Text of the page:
While payments distribution has limited monetization potential, we believe the next wave of disruption in the payments industry will occur in two key areas: credit on UPI and UPI infrastructure.
Prediction 4: Indian Pharma will move forward on the wheels of cloud software
As of now, the Indian pharmaceutical industry follows a traditional approach where medical representatives physically visit doctors to promote drugs and provide various benefits such as samples, goodies, events, and magazine subscriptions. However, recent regulatory changes, including the implementation of Section 194R that imposes taxes on benefits offered to doctors, have led to increased monitoring and scrutiny of these benefits beyond the permissible limits. Moreover, certain pharmaceutical companies in India have faced scrutiny and investigation related to unofficial benefits provided to doctors. This shift in regulations is expected to encourage doctors to be more open to digital interactions with pharmaceutical companies.
Looking ahead, we anticipate that the pharmaceutical industry will embrace innovative and cost-effective methods to engage with doctors over the next three to five years. While the scope for growth in pharmaceutical manufacturing and research and development (R&D) may be limited in India, there are multiple Software-as-a-Service (SaaS) categories available for sales and marketing purposes, including doctor engagement, field force productivity, and digital detailing. Our portfolio company Medisage already operates in these areas, offering services such as doctor engagement, field force productivity, digital detailing, and advertising to doctors.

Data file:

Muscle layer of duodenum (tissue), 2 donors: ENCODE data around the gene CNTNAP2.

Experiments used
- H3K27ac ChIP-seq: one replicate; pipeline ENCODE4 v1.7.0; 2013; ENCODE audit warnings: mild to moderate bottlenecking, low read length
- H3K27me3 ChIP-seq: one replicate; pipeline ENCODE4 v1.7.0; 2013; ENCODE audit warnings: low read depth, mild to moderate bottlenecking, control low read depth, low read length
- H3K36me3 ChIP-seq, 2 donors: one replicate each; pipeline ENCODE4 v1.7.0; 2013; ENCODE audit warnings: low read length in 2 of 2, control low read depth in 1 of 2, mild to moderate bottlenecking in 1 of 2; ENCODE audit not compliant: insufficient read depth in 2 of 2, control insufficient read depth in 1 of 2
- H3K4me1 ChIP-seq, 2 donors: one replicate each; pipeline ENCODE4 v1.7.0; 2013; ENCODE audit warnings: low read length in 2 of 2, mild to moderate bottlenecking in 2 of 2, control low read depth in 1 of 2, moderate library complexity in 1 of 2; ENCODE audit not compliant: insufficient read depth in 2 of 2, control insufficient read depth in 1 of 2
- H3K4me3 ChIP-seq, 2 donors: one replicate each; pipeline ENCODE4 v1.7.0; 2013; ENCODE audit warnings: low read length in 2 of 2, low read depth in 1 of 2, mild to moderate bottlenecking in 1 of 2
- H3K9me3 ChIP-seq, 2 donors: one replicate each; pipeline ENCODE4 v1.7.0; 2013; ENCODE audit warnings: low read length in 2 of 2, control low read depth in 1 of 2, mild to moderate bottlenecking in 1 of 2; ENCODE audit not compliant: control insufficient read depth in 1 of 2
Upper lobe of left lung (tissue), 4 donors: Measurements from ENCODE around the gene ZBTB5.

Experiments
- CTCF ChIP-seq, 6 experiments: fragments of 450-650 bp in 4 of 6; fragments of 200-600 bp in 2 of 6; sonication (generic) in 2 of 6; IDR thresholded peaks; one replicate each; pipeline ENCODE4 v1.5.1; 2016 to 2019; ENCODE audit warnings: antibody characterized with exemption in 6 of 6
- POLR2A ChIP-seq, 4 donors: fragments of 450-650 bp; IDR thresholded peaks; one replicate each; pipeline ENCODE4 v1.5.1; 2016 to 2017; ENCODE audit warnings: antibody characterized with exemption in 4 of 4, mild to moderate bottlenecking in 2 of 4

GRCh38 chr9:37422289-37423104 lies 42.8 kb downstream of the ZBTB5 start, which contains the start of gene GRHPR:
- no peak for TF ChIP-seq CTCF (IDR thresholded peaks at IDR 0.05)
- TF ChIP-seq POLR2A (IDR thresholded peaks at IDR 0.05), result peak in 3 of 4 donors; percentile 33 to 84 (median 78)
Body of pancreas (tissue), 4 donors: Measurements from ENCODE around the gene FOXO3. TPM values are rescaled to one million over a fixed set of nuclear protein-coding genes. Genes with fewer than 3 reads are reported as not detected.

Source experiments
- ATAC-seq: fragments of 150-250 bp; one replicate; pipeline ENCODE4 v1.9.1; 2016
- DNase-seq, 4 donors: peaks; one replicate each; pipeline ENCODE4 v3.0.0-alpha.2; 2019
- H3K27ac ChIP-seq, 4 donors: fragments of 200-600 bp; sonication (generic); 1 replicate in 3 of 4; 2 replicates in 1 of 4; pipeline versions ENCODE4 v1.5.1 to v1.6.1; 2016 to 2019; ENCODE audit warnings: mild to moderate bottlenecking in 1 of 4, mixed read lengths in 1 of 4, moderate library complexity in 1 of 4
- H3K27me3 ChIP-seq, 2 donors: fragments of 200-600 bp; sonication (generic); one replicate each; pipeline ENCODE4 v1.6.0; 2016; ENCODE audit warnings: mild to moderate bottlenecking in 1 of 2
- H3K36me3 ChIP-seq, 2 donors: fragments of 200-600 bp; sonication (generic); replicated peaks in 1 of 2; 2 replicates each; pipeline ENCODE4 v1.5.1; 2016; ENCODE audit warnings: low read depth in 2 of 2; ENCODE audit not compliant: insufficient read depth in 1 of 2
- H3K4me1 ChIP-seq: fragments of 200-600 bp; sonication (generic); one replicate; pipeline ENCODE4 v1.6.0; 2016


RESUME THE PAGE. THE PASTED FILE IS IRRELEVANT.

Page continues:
Prediction 5: AI-first companies from India will lead the productization of services locally and globally
Artificial intelligence (AI) adoption is surging among Indian software developers—46% of Indian developers already incorporate AI into their tools, positioning India as the second-highest country worldwide in terms of AI utilization.
Moreover, 84% of Indian developers have plans to integrate AI into their development process, claiming the top spot globally. This speaks volumes about their recognition of the immense potential and benefits that AI offers. Furthermore, 55% of Indian developers express trust in AI-generated output. With a strong emphasis on collaboration, 58% of Indian developers express their eagerness to utilize AI as a means to enhance collaboration within their teams.